Former surgeon general: COVID-19 cases in US on track for ‘multiple peaks’

America’s coronavirus death toll continues to climb, with over 3,000 fatalities having occurred in the country as of Tuesday afternoon, according to a Johns Hopkins University tracker.

Yet as bleak as those numbers are, former U.S. Surgeon General Dr. Vivek Murthy believes that the situation may get significantly worse before it gets better.

“Going to see multiple peaks”

Murthy served as surgeon general during the Obama administration, and during a recent Fox News appearance, he explained why the COVID-19 pandemic may play out differently in the U.S. than it has elsewhere across the globe.

“Unlike other countries which may have had a single peak overall in infection, we are likely in the United States going to see multiple peaks. New York is going first now,” Murphy said.

New York City has been the American locality hardest hit by COVID-19, with roughly 1,500 dead in the Big Apple thus far. A Navy hospital ship arrived on Monday to help alleviate the pressure on overcrowded area hospitals.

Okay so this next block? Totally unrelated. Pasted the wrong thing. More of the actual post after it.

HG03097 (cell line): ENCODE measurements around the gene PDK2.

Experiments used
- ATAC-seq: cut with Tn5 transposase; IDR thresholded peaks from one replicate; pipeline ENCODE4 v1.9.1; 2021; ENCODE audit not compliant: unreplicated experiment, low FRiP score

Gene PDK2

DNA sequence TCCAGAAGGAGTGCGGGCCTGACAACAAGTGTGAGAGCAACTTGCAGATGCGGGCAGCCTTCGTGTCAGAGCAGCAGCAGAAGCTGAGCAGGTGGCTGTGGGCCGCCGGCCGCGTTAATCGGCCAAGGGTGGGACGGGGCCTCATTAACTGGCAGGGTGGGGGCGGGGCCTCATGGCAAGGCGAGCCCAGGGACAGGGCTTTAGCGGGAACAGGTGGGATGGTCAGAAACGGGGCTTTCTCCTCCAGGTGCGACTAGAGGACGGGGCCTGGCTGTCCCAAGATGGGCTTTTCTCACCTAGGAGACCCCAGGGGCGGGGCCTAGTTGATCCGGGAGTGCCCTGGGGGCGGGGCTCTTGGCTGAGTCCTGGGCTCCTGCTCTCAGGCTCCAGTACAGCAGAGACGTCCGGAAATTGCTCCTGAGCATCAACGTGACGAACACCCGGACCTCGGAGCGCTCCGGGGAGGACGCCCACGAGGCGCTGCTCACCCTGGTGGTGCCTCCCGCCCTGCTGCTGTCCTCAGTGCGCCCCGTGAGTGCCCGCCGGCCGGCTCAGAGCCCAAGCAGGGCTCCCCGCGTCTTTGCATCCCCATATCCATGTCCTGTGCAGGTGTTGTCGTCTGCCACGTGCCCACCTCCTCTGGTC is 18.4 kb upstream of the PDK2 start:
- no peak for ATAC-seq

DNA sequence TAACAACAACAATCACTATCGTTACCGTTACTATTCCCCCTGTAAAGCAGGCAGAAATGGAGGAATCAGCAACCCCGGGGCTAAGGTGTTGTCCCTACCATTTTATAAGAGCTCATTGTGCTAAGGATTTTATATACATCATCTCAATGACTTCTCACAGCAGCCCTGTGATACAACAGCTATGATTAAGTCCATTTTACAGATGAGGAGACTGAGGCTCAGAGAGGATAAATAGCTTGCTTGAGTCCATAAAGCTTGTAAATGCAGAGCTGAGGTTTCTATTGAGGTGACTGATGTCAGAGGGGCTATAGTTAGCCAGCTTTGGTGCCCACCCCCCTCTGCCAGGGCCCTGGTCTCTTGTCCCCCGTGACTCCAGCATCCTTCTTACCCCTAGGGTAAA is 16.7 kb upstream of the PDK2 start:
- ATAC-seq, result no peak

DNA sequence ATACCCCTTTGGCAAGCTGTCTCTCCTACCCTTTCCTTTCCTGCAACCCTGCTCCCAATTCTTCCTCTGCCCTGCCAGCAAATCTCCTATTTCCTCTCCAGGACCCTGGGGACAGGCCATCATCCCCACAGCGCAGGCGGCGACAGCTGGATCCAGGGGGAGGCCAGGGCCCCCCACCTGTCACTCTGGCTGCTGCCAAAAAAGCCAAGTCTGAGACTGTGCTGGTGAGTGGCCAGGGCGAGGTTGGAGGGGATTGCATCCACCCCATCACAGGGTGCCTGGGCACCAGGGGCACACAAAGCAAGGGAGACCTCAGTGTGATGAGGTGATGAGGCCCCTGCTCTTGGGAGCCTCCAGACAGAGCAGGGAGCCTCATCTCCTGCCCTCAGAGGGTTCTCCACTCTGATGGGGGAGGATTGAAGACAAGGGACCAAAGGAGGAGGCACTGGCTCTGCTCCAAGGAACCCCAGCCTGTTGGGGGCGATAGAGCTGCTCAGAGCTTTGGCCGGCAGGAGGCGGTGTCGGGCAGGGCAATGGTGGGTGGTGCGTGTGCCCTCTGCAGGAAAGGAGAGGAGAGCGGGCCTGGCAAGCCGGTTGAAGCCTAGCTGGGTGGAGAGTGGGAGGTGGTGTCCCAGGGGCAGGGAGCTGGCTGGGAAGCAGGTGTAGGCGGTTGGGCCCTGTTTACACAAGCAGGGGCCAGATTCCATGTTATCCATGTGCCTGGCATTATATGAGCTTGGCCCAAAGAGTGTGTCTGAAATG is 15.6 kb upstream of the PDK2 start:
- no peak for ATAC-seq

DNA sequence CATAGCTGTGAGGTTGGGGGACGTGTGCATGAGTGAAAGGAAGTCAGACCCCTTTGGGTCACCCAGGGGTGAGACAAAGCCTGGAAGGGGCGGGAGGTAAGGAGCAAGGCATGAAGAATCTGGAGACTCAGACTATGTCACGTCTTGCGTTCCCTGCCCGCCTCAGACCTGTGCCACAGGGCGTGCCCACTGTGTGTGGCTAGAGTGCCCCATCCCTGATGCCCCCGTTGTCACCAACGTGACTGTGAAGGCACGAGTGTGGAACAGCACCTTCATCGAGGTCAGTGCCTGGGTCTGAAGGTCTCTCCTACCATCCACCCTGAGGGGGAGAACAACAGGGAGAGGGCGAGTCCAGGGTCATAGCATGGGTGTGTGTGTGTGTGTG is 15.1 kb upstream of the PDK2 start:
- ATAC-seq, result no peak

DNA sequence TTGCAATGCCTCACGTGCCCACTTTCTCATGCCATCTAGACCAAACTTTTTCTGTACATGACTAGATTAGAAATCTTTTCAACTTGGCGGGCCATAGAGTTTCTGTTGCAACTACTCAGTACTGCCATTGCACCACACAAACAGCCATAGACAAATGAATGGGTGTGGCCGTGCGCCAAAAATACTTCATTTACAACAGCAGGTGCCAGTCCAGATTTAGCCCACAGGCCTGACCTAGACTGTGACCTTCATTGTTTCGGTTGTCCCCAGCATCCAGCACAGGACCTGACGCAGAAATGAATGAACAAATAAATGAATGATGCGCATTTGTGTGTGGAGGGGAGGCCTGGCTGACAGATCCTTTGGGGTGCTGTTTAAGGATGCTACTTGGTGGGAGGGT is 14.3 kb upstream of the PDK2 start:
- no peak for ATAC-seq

Gov. Andrew Cuomo was present to greet the vessel’s arrival, declaring, “There she is. If there is ever a time that we need to work together it is today.”

Other hotpsots emerge

However, Murthy stressed that several other regional hot spots are cropping up across the country, and they could spiral out of control unless further aggressive actions are taken.

“I think we’re very concerned about Detroit, and other states — like Kansas and Florida — are also deeply worrisome if you look at the rise in cases there,” Murthy declared.

“The need for beds, materials, protective equipment as well as health care workers is only going to grow in the coming weeks,” the former official predicted.

Second guessing Mardi Gras

The former surgeon general also expressed concern about the emerging situation in New Orleans. Leaders in the Crescent City drew criticism from Louisiana’s governor after they opted to go ahead with annual Mardi Gras celebrations despite the growing pandemic.

“I happen to believe that people coming from all over the country and over the world that a fair amount of virus was seeded if that’s the word,” Democratic Gov. John Bel Edwards said at a press conference last week, according to local Fox affiliate WVUE.

Gov. Edwards went on to add that Louisiana’s largest city could see its hospital beds completely filled by the first week of April, a potentially dire scenario indeed.

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